I: Sept. 17, 1920
II: Nov. 7, 1920
III: Nov. 28, 1920
IV: Oct. 7, 1923
V: Nov. 26, 1925
VI: Dec. 6, 1925
VII: Nov. 6, 1929
VIII: Nov. 28, 1929
IX: Oct. 24, 1933
X: Nov. 28, 1935
XI: Oct. 14, 1945
XII: Apr. 19, 1947
XIII: Dec. 28, 1947
XIV: Dec. 19, 1948
XV: Mar. 23, 1959
XVI: Mar. 13, 1960
XVII: Dec. 6, 1964
XVIII: Nov. 7, 1965
XIX: Nov. 16, 1970
XX: Dec. 27, 1975
XXI: Jan. 8, 1983
XXII: Dec. 16, 1984
XXIII: Nov. 8, 1987
XXIV: Mar. 15, 1988
XXV: Dec. 23, 1990
XXVI: Dec. 24, 1994
CARDINAL CHRONICLE X
November 28, 1935: Best of the West
- - - - - The Cardinals of the 1930s did not experience much success, and like the Cardinals of today, an extended playoff run was
a rare site indeed. During these ten years, the Big-Red finished only two seasons with winning records. Of these, the 1935 season unquestionably
provided the most thrills, and although the team would finish at a modest 6-4-2, the Cards remained in the championship hunt until the seasons' final seconds.
- - - - - The NFL's Western Division saw what was one of the closest and most exciting races ever seen in league history, with all four teams strongly
contending for the right to play in the NFL Championship game against the New York Giants, the Eastern Division's winner. The Cardinals, Bears, Packers,
and Lions pounded on each other all season long, and when the dust had finally settled, first place and last place were separated by only one game.
- - - - - Late in the season, Green Bay led the pack with a 7-3 record. Behind the Packers was a three-way tie, with the two Chicago clubs at 5-3-1 and
Detroit at 5-3-2 (ties were not counted in winning percentages). On November 28, Thanksgiving Day, the Lions bested the Bears, 14-2. Also playing that day
were the Cards and Packers, and those assembled in Chicago's Wrigley Field were to witness the completion of an event that has never been repeated by the
Cardinals, a three-game seasonal sweep.
- - - - - The Redbirds had already beaten the Packers twice: 7-6 on opening day at Green Bay and 3-0 several weeks later in Milwaukee. So, when these
two teams met on the November holiday, the Cardinals would have a chance to beat the same team for a third time in one season, with each win in a different
city. The Cards, arrayed in their white-striped red helmets, were led by 27-year old player-coach Milan Creighton and featured one of the league's best defenses.
Yet, much like Buddy Ryan's 1994 squad, the offense would be conspicuously weak. Early in the game, the Windy City's Winged Warriors would give up a touchdown,
but would rally back. A field goal brought them within four points, and then an interception a few minutes later set up Al Nichelini's long TD run. But, the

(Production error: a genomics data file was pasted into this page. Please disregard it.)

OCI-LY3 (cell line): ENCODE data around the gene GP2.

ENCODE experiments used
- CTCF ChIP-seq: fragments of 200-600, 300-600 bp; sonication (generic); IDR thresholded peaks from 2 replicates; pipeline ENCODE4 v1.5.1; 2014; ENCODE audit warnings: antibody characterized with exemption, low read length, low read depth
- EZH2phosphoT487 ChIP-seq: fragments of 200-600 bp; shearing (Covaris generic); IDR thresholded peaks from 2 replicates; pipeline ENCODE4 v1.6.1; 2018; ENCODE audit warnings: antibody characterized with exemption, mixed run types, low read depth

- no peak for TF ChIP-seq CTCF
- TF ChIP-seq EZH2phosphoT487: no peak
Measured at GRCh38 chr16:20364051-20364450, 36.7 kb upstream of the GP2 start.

extra-point kick failed, leaving the Cards only two points ahead. Reliable kickers were scarce and placement kicks were frequently missed well into the 1950s.
The Packers desperately tried to put together a scoring drive and would reach the Cards' 12-yard line, but the hurried field goal attempt by Art Schwammel would
miss by inches, and Chicago would triumph, 9-7.
- - - - - So, with two weeks remaining, the Lions and Cards would be tied for the division lead with the Packers not far behind and the Bears barely hanging
in contention. The following week would see the Lions blow-out the Brooklyn Dodgers, eliminating the idle Packers. Meanwhile, our heroes would manage a 7-7 tie
against the cross-town Bears that would be good enough to keep alive their post-season aspirations. The same could not be said for the Bears, whose 5-4-2 record
was no longer good enough to keep them in the running. These two teams would meet again one week later, making-up a rescheduled game from October 6 (postponed by
baseball's World Series). A victory by the Big-Red would have tied them with the idle Lions for the Western Honors and force a playoff game between the two squads.
The Cards trailed 6-0 late in the fourth period, and launched a frantic aerial assault that may have earned them their very first playoff berth. Unfortunately, the
Bears would intercept a Phil Sarboe pass, setting up a TD as time expired. The Bears won the rematch (not to mention the Chicago City Crown) 13-0, giving the Lions
the undisputed division title in the process (Detroit would beat the Giants 26-7 for the NFL Championship). The Cards fought valiantly to the finish, but their
close call with the post-season would not be much consolation. Dark clouds loomed ahead, and Chicago's Cardinals would sink to the NFL's lowest depths. It would
not be long before the Redbirds would establish a reputation as the league's laughingstock, a label they would still carry more than sixty years later.
NEXT : October 14, 1945 - The Cardinals finally end the NFL's longest "unofficial" losing streak
with a 16-7 victory. The triumph comes after two winless seasons, one during a brief merger with the Steelers to alleviate the wartime shortage of players.